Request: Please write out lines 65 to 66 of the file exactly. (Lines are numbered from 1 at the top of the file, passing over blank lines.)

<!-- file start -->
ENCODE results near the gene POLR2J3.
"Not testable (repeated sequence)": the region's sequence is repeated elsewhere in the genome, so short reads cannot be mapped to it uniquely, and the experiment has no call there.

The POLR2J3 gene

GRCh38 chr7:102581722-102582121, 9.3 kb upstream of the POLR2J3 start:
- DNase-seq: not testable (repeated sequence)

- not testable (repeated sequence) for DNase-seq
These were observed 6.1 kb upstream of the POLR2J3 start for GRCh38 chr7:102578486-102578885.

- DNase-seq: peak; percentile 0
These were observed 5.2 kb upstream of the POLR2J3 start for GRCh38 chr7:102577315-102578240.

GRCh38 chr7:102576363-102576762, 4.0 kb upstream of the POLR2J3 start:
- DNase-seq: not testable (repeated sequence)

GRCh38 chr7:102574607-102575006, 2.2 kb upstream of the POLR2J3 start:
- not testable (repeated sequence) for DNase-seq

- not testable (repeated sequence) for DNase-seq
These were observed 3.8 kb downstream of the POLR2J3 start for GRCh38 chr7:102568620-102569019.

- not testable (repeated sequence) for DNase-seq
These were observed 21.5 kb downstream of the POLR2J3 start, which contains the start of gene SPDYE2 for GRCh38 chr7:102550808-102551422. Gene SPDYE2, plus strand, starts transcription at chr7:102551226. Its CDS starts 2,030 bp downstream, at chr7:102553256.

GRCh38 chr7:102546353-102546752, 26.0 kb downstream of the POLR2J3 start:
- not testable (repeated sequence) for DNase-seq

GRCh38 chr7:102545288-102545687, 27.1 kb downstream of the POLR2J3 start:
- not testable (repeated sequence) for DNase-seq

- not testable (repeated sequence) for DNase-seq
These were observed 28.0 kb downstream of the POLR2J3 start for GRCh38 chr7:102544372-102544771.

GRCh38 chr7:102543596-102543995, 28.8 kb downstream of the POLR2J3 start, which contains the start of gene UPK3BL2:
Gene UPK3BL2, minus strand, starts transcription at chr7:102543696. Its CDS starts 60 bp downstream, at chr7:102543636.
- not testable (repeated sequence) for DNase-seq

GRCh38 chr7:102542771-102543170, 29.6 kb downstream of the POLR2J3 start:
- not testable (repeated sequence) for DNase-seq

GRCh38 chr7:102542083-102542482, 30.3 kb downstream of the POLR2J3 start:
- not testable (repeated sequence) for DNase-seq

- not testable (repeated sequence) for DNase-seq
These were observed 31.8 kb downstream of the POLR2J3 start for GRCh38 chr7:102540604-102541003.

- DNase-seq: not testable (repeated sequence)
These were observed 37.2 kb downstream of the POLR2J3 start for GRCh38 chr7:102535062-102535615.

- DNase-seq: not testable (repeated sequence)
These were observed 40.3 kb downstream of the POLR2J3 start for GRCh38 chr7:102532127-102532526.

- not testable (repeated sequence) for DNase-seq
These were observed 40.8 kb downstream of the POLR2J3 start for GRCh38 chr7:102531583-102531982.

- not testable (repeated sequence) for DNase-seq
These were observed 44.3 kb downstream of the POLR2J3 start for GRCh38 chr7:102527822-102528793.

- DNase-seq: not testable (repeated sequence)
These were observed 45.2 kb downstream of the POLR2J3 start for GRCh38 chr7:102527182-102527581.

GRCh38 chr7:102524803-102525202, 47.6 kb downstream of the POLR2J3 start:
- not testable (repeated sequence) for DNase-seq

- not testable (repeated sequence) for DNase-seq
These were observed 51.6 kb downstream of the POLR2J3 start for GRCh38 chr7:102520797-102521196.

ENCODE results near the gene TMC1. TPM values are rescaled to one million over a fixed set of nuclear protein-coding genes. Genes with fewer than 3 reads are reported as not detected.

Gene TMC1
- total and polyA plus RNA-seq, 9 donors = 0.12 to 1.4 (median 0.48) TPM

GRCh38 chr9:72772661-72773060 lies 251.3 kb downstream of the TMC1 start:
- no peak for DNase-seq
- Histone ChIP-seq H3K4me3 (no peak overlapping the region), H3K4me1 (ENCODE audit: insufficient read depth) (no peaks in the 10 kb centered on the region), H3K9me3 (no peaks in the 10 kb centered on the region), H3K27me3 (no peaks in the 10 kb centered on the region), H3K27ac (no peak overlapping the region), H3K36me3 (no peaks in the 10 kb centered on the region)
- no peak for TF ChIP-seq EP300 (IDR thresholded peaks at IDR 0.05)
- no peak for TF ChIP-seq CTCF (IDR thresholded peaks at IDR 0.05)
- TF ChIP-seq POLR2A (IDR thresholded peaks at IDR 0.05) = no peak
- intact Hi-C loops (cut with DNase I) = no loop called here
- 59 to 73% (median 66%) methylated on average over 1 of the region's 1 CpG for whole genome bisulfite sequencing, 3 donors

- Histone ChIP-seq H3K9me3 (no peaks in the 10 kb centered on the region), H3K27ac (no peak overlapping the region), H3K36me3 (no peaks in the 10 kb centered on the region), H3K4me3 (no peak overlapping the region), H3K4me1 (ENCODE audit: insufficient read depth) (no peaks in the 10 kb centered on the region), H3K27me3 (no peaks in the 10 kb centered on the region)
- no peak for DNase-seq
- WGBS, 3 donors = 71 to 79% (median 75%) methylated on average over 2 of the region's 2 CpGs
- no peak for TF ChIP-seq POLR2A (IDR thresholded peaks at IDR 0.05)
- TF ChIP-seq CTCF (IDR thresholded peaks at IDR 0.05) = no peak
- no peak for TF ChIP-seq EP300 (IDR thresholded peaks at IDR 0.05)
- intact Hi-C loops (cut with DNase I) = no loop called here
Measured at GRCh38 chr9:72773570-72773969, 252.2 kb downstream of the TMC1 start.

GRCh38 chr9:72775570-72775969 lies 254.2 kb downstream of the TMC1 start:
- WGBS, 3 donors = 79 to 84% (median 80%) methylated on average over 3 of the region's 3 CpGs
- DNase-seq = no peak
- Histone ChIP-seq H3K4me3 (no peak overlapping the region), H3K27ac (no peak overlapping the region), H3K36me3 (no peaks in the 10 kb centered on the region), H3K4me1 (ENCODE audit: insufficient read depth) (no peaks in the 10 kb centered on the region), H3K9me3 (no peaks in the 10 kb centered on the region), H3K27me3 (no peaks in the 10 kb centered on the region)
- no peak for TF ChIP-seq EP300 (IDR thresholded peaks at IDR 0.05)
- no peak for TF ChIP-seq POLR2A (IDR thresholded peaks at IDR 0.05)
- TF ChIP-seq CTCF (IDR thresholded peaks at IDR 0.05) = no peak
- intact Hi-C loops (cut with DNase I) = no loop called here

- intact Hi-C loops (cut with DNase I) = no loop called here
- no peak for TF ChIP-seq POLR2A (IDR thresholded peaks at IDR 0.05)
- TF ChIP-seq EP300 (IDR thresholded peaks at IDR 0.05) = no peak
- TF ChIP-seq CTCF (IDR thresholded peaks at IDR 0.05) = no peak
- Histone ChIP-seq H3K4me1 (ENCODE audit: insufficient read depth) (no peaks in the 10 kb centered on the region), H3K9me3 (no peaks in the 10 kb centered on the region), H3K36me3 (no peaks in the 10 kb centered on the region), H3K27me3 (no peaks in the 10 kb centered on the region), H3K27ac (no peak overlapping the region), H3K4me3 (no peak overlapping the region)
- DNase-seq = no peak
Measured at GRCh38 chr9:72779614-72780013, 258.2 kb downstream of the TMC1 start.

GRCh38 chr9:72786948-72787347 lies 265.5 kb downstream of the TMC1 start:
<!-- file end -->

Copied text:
Measured at GRCh38 chr9:72773570-72773969, 252.2 kb downstream of the TMC1 start.

GRCh38 chr9:72775570-72775969 lies 254.2 kb downstream of the TMC1 start: